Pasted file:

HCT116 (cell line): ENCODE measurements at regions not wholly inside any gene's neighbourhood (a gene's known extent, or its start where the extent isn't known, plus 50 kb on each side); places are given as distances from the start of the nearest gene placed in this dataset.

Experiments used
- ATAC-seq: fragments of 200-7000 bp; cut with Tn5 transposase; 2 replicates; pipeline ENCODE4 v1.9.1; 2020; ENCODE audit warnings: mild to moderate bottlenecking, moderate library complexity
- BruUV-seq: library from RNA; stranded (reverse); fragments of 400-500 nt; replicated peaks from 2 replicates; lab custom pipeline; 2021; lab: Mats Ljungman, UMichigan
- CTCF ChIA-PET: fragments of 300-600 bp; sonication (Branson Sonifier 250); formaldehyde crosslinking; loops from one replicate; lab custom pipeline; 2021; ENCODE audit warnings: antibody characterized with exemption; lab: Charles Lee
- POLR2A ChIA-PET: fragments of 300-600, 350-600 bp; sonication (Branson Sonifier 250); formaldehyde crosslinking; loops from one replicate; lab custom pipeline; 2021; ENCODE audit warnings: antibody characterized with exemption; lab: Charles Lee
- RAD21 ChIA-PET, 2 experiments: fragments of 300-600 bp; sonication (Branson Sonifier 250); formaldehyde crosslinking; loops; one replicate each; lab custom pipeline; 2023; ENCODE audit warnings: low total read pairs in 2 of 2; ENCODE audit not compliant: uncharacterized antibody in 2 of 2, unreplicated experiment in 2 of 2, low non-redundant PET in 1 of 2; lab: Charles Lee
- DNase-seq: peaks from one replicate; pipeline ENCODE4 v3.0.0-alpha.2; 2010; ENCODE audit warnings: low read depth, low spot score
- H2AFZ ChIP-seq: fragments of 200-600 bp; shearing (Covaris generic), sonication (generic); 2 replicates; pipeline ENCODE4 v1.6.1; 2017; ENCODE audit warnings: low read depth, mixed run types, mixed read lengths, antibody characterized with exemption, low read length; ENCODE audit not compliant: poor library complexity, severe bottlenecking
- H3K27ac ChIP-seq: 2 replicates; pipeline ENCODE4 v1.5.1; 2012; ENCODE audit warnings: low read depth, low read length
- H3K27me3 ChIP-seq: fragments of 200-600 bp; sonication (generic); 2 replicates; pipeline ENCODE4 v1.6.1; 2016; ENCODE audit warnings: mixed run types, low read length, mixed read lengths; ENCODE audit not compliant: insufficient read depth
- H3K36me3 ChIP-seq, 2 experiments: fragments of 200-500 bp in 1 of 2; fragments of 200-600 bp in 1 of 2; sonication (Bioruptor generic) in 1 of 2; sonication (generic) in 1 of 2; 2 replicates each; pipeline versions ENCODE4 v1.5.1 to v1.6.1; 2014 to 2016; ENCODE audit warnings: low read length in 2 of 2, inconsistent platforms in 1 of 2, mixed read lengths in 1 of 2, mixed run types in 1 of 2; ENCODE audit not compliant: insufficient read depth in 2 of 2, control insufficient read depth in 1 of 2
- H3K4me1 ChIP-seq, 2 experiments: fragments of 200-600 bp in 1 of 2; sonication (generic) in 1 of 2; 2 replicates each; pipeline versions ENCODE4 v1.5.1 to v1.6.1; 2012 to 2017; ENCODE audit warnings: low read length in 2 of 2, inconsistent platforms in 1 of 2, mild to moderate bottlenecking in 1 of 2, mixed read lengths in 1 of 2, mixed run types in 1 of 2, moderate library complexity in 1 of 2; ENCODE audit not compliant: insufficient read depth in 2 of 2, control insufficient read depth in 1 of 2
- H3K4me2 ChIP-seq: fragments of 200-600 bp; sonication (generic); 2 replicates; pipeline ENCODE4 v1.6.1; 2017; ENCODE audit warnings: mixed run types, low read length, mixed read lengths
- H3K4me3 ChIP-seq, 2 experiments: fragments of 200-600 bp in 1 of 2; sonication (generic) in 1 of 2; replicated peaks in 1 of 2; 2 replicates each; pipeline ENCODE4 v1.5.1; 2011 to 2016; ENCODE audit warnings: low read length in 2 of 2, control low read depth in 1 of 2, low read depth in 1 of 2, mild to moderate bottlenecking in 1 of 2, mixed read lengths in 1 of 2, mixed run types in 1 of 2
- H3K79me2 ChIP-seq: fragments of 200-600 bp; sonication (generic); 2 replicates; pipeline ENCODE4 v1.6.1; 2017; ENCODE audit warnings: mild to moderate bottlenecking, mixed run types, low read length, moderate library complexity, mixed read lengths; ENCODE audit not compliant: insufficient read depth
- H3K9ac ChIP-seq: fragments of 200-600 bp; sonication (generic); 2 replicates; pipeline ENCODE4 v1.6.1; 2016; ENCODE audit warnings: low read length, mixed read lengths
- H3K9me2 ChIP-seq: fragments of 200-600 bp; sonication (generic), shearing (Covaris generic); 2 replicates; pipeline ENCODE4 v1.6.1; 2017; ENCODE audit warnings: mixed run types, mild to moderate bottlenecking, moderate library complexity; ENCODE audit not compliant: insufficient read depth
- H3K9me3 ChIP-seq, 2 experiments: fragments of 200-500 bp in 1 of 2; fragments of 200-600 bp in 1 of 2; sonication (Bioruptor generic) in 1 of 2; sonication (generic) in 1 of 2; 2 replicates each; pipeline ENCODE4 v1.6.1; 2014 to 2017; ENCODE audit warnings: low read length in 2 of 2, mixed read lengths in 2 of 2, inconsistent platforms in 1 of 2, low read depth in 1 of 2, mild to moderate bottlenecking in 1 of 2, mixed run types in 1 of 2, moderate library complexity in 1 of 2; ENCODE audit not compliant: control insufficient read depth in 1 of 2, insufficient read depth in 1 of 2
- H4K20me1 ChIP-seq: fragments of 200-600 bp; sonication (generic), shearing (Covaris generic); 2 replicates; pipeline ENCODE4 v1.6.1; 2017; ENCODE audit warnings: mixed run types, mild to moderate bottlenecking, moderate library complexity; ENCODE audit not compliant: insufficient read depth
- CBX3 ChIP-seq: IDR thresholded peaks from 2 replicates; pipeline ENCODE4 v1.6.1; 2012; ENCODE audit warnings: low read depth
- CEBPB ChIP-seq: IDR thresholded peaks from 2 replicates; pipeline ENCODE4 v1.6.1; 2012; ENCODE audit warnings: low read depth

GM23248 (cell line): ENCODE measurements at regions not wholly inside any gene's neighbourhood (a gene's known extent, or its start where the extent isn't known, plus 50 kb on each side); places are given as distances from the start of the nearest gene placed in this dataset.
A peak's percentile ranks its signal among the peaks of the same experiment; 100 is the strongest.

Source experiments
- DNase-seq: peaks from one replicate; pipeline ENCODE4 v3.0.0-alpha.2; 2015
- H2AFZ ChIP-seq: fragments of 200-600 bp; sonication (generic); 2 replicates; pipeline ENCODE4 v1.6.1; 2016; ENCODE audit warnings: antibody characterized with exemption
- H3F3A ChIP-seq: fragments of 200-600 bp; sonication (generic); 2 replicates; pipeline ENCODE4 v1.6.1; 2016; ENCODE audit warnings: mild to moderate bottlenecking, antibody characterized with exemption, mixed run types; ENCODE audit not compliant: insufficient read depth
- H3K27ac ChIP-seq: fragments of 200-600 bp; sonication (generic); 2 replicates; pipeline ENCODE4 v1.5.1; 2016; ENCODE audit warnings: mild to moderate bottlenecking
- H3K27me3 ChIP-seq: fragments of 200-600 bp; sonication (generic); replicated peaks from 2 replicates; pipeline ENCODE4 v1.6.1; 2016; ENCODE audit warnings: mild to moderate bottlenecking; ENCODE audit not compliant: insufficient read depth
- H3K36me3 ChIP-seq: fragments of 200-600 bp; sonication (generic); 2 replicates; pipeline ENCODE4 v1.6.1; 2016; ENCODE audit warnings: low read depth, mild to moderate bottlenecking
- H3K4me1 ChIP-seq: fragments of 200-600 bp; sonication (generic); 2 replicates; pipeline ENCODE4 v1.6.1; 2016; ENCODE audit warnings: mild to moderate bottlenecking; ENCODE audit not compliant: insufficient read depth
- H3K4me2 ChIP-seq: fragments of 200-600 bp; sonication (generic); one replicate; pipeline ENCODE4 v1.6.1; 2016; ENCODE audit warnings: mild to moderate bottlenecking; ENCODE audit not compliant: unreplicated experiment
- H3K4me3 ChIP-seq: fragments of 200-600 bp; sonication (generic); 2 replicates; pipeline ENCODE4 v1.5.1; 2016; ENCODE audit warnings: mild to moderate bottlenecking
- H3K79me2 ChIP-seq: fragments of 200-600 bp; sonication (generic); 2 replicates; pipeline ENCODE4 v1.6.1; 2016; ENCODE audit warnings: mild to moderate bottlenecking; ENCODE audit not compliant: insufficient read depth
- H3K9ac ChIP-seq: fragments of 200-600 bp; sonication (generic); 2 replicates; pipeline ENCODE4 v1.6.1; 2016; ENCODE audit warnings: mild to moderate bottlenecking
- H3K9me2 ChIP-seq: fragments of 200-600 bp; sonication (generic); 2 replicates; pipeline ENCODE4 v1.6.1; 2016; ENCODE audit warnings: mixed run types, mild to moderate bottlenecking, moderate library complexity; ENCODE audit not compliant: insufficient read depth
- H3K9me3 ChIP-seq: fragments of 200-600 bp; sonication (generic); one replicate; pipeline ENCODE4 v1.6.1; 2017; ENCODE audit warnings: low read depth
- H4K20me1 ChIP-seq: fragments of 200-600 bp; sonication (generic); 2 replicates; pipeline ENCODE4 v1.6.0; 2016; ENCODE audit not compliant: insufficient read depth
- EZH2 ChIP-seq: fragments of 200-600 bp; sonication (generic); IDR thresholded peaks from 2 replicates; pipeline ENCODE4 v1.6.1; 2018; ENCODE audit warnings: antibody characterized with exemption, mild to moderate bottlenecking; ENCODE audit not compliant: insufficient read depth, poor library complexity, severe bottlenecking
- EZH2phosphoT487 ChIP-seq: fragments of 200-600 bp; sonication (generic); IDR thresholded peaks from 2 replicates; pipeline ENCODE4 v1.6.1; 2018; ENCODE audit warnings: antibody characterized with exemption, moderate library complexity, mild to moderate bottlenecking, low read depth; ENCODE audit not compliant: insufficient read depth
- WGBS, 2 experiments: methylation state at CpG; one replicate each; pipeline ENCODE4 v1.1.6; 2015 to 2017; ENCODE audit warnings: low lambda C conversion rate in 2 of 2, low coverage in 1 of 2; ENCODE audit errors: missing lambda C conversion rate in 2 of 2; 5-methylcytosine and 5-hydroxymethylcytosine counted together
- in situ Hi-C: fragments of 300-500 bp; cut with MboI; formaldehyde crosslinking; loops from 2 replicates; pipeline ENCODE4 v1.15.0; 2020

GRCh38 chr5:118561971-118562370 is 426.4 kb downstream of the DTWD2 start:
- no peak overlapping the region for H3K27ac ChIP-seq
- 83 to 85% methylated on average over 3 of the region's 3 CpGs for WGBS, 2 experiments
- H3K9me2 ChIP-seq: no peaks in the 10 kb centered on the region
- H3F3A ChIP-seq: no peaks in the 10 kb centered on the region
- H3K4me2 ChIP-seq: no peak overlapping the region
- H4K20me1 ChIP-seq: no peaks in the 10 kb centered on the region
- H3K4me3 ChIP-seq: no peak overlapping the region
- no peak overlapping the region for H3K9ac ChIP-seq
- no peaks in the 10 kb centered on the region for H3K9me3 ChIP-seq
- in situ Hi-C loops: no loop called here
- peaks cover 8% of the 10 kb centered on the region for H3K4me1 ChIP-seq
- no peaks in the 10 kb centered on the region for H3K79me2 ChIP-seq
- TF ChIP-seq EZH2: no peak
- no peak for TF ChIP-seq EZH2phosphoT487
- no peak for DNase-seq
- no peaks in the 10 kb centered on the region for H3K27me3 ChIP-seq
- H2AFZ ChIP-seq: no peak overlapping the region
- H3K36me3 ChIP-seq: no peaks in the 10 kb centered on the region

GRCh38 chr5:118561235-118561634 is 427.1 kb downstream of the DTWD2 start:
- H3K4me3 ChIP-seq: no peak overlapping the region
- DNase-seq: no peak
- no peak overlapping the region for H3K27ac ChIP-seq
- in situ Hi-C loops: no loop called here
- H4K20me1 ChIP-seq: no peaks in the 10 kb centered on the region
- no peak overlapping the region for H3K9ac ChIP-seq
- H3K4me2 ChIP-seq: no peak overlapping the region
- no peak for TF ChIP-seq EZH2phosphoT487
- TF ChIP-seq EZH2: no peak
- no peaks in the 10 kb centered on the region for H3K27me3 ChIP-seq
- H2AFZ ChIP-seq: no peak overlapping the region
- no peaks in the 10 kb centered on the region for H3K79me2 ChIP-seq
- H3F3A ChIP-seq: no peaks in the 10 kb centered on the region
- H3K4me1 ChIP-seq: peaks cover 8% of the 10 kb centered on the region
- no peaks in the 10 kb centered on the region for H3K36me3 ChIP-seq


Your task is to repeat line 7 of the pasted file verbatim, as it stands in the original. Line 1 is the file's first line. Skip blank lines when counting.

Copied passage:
- RAD21 ChIA-PET, 2 experiments: fragments of 300-600 bp; sonication (Branson Sonifier 250); formaldehyde crosslinking; loops; one replicate each; lab custom pipeline; 2023; ENCODE audit warnings: low total read pairs in 2 of 2; ENCODE audit not compliant: uncharacterized antibody in 2 of 2, unreplicated experiment in 2 of 2, low non-redundant PET in 1 of 2; lab: Charles Lee